Double Up Explicit Lyrics
|Listen Now with Amazon Music|
Double Up [Explicit]
|Amazon Music Unlimited|
|New from||Used from|
Frequently bought together
Customers who bought this item also bought
Customers who viewed this item also viewed
Double Up is R. Kelly's latest album. The album's first single, "I'm a Flirt (Remix)" featuring T.I., and T-Pain has been gaining momentum on the Billboard Top 40 charts and continues to top radio and video countdown shows including BET's 106 & Park. Kelly revealed that the album is set to feature guest appearances & production by The Neptunes, The Runners, Mysto & Pizzi, Kanye West, Young Jeezy, DJ Khaled, Snoop Dogg, Daddy Yankee, Dr. Dre, Rick Ross, T.I., T-Pain and many more.
R. Kelly's rep could be considered controversial at best, but that's not to say the man who does for raunch what Beyoncé does for backsides (that is, caused the masses to arrive at a more multidimensional consideration) is not a fascinating artist. On Double Up, arguably his most sex-crazed, diabolically sleazy CD to date, Kelly grunts like a monkey, envisions a hot and heavy interplanetary romp, and indulges in NC-17-rated rhymes. Stylistically, the self-described king of R&B kicks up a hip-hoppy storm, spitting rapid-fire rhymes and tossing the 'n' word around too freely. But then there's the saving grace: that voice. Throughout a couple of inspirational numbers and collaborations with friends such as Usher ("Same Girl") and Nelly ("Tryin' to Get a Number"), Kelly does what he did so capably on the megahit "I Believe I Can Fly": he reaches even reluctant listeners with deep-seated sincerity. Even when he doesn't, he still knows how to capture catchy--first single "I'm a Flirt," for example, locks it up with a whisper and a wink. --Tammy La Gorce
Top customer reviews
There was a problem filtering reviews right now. Please try again later.
With this album, all R. Kelly glorifies is sex, money, and the club scene. I expected more maturity from Mr. Kelly because he is now 40 years-old. However, he is still trying to pass himself off as a 25 year-old thug. It's not working. I wanted to hear more things about real love, life, growing up, God, problems of the world and spiritual sex (not the physical type Kelly sings about). Songs like `Double Up' is about having sex with two women, `Tryin' to Get a Number' is about taking a girl home after the club, `Get Dirty' talks about watching strippers slide down the pole, `Leave Your Name' talks about getting too drunk to holla at a woman, so he wants her to leave her name, `The Zoo' is too funny for words and it goes on and on. `Real Talk' is a bit different because he is yelling at his girl for listening to her friends about him cheating. `Real Talk' may be different, but it's still annoying with all the cussing and stupidity. The only songs I like are `Havin A Baby', `Best Friend', and `I Like Love' and `Ooh Baby' (the latter two are available on the bonus version).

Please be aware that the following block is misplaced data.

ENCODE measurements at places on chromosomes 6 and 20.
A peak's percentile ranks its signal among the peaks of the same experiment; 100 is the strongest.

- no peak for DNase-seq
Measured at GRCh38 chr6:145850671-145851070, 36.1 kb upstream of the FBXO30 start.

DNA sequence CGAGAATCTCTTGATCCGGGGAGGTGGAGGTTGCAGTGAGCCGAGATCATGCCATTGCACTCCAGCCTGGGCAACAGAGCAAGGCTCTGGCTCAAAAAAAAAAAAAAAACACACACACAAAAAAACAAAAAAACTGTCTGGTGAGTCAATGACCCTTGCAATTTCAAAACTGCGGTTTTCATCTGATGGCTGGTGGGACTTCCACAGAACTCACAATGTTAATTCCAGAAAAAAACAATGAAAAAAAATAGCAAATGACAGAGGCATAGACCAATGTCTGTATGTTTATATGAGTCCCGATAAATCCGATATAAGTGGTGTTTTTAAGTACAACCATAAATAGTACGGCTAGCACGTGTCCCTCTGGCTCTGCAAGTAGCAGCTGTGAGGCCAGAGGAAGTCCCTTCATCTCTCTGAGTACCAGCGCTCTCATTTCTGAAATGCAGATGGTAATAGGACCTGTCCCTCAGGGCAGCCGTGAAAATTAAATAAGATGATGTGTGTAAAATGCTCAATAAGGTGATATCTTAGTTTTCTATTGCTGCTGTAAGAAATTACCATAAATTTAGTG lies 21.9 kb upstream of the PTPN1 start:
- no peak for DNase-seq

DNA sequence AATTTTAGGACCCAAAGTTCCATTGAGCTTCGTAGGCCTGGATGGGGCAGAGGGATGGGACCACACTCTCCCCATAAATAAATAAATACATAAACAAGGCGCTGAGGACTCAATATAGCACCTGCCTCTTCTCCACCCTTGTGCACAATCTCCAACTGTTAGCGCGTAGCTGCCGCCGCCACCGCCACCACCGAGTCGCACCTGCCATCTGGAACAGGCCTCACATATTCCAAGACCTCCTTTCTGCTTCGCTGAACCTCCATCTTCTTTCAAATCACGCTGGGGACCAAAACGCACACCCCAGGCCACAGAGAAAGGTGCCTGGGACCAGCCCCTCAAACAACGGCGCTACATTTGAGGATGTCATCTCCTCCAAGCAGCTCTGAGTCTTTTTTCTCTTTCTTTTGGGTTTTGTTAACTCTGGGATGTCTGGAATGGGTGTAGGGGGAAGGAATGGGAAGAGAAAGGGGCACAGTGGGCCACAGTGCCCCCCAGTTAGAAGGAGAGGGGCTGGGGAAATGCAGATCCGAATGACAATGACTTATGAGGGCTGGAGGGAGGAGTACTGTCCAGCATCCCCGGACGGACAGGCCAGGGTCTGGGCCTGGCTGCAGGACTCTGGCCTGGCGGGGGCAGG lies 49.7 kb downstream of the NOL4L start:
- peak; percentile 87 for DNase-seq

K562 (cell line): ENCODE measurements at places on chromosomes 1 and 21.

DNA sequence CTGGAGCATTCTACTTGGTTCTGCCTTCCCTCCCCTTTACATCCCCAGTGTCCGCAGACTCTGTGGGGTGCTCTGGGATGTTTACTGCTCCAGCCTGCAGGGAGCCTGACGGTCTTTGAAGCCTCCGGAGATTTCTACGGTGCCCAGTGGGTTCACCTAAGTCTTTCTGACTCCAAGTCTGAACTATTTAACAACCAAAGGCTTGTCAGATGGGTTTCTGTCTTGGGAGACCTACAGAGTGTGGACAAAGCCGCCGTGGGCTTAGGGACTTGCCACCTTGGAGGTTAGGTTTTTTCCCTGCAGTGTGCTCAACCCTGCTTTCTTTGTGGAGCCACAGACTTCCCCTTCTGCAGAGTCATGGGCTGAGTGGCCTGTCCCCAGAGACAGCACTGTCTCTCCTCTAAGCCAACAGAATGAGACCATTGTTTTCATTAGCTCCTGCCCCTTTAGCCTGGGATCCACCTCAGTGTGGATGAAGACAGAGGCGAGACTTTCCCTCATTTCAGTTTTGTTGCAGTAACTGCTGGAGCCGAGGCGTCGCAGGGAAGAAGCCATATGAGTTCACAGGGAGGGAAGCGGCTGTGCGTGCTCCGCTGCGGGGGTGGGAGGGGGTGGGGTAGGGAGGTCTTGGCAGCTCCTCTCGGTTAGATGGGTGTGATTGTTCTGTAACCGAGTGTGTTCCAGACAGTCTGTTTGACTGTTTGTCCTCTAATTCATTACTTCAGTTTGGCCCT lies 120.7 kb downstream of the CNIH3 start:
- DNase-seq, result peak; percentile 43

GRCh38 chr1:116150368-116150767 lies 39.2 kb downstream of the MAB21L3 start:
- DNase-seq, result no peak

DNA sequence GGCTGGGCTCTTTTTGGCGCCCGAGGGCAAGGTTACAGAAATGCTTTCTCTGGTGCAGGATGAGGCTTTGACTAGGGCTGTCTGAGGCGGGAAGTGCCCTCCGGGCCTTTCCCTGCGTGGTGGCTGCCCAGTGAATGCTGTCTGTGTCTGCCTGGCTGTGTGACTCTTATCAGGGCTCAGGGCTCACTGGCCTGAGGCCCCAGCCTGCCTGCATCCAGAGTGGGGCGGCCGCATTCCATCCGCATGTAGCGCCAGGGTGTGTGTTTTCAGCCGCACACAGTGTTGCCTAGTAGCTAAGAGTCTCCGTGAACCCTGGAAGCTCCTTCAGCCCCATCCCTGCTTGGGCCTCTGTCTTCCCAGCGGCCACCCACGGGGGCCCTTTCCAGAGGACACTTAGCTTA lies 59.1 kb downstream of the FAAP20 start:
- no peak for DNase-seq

Double Up (explicit version) was released a week in advance, due to the album leaking on the Internet. Three songs are already in heavy rotation on radio, they are: I'm a Flirt (Remix), Same Girl, and The Zoo. My advice to Mr. Kelly is this: understand you are getting older and your fan base is getting older, too. Most of your fans are not interested in clubbing (they did that back in the 90s). Stop trying to appeal to the high schools kids and grow up!
Kells' last album, TP.3 Reloaded, was garbage, and frankly, this album isn't much better. Now, Double Up IS a suitable title for the album because it's exactly 80 minutes long, which means that some songs could have been left behind -- actually, a LOT of songs (hence the two-star rating). In fact, all the other two-star reviews are pretty accurate (especially K.J. Bryant's review). First you have the filler tracks ("Freaky in the Club", "Tryin' to Get a Number", "Ringtone"); then you have the stories: "Same Girl" is okay, but "Best Friend" (with Keyshia Cole and Polow da Don) is skippable.
There's also the "I'm a Flirt" remix, which is the same story as the "Ignition" remix: you like the song but you have no idea why. And "Havin' a Baby" is pretty self-explanatory, but toward the end when Kells starts talking through the delivery process, it gets a little hard to get into. The necessary we-are-the-world song "Rise Up" is also good, but it feels out of place when compared to the rest of the album (more on that in a minute).
As usual, there are a lot of bad sexual metaphors, like "Sweet Tooth", "Sex Planet" and especially "The Zoo", which is complete with orangutan (and eventually elephant) sound effects. But there are other songs with problems as well. "Real Talk" has Kells goin' off on his girl for suggesting that he's sleeping around, and he's swearing just for the sake of swearing (and why does he keep saying Milton?). The title track boringly details threesomes; and "Rock Star" (with Ludacris and Kid Rock -- although Rock is only playing, so that really shouldn't count as a guest spot) proves that R. Kelly and rock music are like oil and water.
I guess I should be used to Kells aiming at the younger crowd nowadays, but he just isn't as good at it as he used to be; and the sex songs are still way too corny. Yeah, he can still sing, but he should keep his best songs for himself like he did earlier in his career. In short, Double Up is about as good as The Best of Both Worlds, so leave it in the store.
Most recent customer reviews
Casper, the friendly ghost is back.Read more